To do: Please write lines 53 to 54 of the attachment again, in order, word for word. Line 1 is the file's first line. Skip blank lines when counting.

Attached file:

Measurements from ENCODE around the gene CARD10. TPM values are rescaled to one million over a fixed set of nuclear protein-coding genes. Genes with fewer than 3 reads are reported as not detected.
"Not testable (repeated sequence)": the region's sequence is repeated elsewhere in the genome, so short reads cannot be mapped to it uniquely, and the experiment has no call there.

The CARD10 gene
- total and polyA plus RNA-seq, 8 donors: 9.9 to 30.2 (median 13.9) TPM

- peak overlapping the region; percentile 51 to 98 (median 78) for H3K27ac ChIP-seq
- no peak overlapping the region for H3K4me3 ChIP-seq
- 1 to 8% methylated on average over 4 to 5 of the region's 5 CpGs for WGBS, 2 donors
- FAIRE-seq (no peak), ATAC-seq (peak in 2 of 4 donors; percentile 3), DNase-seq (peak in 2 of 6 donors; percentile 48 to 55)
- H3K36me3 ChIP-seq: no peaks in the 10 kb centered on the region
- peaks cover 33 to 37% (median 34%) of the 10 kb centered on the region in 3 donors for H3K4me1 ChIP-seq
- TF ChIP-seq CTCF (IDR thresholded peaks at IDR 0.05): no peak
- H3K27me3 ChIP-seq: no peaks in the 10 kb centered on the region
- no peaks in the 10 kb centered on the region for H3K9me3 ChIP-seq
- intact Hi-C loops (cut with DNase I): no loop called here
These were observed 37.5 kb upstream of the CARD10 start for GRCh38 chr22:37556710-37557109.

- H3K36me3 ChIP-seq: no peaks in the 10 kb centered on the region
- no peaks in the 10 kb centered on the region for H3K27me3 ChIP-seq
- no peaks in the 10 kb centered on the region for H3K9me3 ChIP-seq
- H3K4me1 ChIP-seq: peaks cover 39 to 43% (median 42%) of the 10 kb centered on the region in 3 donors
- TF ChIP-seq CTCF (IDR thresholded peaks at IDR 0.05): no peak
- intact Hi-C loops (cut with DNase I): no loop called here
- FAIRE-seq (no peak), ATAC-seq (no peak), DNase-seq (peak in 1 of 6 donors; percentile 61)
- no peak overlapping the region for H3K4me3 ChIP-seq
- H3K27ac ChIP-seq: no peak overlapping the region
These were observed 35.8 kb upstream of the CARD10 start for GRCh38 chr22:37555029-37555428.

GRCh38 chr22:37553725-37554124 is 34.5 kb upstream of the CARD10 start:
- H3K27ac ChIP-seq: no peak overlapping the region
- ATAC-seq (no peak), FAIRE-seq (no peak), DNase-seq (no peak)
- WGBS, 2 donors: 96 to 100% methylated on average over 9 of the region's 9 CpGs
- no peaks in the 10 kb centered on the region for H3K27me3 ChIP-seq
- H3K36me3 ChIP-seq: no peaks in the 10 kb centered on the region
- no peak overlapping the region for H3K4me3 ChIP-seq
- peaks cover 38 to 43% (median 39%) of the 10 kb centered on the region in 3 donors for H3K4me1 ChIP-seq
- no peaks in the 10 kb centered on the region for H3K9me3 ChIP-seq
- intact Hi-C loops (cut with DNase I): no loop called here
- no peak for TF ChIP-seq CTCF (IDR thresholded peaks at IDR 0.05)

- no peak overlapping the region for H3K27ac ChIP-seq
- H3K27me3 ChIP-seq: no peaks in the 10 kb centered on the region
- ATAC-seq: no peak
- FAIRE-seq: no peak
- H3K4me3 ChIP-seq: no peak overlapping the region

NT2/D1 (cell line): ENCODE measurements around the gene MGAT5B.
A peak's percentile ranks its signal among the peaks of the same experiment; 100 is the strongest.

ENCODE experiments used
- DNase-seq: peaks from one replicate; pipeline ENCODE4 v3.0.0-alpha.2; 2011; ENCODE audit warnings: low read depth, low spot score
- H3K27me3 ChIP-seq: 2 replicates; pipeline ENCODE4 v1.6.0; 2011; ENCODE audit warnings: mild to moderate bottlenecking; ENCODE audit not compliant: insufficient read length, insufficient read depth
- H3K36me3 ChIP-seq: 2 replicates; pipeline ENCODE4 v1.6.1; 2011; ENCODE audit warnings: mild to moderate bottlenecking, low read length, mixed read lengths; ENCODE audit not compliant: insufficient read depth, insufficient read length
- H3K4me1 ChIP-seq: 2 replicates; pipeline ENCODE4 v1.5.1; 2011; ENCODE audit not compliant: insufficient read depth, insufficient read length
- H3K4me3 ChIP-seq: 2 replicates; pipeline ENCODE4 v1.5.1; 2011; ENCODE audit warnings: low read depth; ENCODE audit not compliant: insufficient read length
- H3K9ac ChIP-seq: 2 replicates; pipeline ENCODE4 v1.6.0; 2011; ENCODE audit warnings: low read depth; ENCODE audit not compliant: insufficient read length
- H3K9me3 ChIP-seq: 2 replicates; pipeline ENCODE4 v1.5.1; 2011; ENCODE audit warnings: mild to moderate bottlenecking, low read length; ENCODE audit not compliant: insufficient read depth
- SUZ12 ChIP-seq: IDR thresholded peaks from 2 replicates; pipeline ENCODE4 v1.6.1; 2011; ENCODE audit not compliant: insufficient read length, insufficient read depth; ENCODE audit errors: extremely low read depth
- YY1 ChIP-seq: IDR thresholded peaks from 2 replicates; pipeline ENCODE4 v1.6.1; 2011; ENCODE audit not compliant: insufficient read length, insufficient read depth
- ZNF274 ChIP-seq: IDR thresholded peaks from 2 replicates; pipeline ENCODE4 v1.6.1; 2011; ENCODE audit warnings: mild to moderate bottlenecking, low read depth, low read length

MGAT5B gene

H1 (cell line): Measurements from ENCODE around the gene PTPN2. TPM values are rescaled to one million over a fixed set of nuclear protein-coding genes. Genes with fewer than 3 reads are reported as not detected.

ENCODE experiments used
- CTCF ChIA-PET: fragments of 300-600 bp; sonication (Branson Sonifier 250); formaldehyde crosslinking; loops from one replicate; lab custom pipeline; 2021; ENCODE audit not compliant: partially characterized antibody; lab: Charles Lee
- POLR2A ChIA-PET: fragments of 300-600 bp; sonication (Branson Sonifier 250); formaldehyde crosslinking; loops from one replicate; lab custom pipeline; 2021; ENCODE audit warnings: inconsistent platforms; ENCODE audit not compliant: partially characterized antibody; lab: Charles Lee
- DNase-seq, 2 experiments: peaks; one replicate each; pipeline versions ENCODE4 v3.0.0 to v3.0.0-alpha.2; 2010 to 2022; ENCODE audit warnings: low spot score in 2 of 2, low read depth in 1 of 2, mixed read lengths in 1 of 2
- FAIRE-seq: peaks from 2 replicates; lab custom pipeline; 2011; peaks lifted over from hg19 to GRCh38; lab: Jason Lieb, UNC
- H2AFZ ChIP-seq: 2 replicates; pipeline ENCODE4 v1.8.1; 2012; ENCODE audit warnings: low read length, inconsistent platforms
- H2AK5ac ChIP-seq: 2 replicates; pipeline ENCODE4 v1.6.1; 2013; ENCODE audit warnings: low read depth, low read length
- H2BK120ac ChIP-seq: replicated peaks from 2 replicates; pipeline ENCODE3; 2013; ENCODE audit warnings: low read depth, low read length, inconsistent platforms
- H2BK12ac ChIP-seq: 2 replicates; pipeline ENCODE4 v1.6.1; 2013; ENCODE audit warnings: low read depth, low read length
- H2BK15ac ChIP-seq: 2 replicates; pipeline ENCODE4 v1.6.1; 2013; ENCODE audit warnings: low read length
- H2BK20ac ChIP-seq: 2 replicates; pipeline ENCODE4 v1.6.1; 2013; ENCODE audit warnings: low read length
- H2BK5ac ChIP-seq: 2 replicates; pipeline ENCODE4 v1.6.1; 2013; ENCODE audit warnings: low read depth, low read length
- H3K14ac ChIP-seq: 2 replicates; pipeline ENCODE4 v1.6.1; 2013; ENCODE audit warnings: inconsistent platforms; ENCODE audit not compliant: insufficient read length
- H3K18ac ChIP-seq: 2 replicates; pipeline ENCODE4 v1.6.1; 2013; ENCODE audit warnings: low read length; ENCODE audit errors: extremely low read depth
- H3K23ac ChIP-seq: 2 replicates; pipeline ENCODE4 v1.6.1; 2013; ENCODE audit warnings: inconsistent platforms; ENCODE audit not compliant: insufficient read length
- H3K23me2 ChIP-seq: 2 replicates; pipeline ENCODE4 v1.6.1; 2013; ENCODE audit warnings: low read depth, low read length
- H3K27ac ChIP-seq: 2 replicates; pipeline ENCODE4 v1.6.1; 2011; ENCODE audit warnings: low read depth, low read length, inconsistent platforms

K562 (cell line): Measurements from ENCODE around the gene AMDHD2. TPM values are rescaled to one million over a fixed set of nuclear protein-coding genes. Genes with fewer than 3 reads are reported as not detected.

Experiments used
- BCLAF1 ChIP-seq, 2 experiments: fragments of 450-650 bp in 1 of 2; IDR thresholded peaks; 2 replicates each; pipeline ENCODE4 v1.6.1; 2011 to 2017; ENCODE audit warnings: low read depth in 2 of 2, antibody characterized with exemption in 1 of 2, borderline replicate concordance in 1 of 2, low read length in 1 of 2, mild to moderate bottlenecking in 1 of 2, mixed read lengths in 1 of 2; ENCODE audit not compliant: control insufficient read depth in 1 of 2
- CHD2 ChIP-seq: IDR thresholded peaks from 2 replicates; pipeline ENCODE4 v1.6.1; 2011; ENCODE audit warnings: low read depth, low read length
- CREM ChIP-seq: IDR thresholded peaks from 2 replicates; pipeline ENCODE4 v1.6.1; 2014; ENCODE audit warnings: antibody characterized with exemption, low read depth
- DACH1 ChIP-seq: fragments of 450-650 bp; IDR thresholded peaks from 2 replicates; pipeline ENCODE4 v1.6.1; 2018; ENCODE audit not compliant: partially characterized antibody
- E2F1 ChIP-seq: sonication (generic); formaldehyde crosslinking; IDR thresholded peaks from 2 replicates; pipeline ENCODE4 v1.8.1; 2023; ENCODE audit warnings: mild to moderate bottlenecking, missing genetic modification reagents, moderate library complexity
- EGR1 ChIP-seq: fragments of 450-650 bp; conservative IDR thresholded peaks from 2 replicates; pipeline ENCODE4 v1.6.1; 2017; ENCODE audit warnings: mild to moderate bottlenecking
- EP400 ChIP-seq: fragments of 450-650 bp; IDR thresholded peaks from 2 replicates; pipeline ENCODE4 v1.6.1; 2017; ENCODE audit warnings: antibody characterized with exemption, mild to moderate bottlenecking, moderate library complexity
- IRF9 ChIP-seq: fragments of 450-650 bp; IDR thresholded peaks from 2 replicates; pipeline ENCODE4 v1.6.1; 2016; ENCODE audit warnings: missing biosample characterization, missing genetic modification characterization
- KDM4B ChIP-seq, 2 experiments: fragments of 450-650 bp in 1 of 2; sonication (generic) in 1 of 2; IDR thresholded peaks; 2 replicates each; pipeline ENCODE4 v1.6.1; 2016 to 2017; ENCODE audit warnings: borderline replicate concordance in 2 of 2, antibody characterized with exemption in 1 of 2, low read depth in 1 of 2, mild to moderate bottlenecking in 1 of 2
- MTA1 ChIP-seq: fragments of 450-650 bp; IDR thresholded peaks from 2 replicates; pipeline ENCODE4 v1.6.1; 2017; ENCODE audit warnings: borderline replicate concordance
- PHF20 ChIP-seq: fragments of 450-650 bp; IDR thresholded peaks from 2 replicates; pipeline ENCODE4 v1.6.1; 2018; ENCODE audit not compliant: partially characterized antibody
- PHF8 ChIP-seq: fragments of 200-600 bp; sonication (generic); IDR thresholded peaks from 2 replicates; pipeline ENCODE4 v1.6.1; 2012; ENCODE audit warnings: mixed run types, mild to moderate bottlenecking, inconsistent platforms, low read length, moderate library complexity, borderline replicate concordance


- YY1 ChIP-seq: IDR thresholded peaks from 2 replicates; pipeline ENCODE4 v1.6.1; 2011; ENCODE audit not compliant: insufficient read length, insufficient read depth
- ZNF274 ChIP-seq: IDR thresholded peaks from 2 replicates; pipeline ENCODE4 v1.6.1; 2011; ENCODE audit warnings: mild to moderate bottlenecking, low read depth, low read length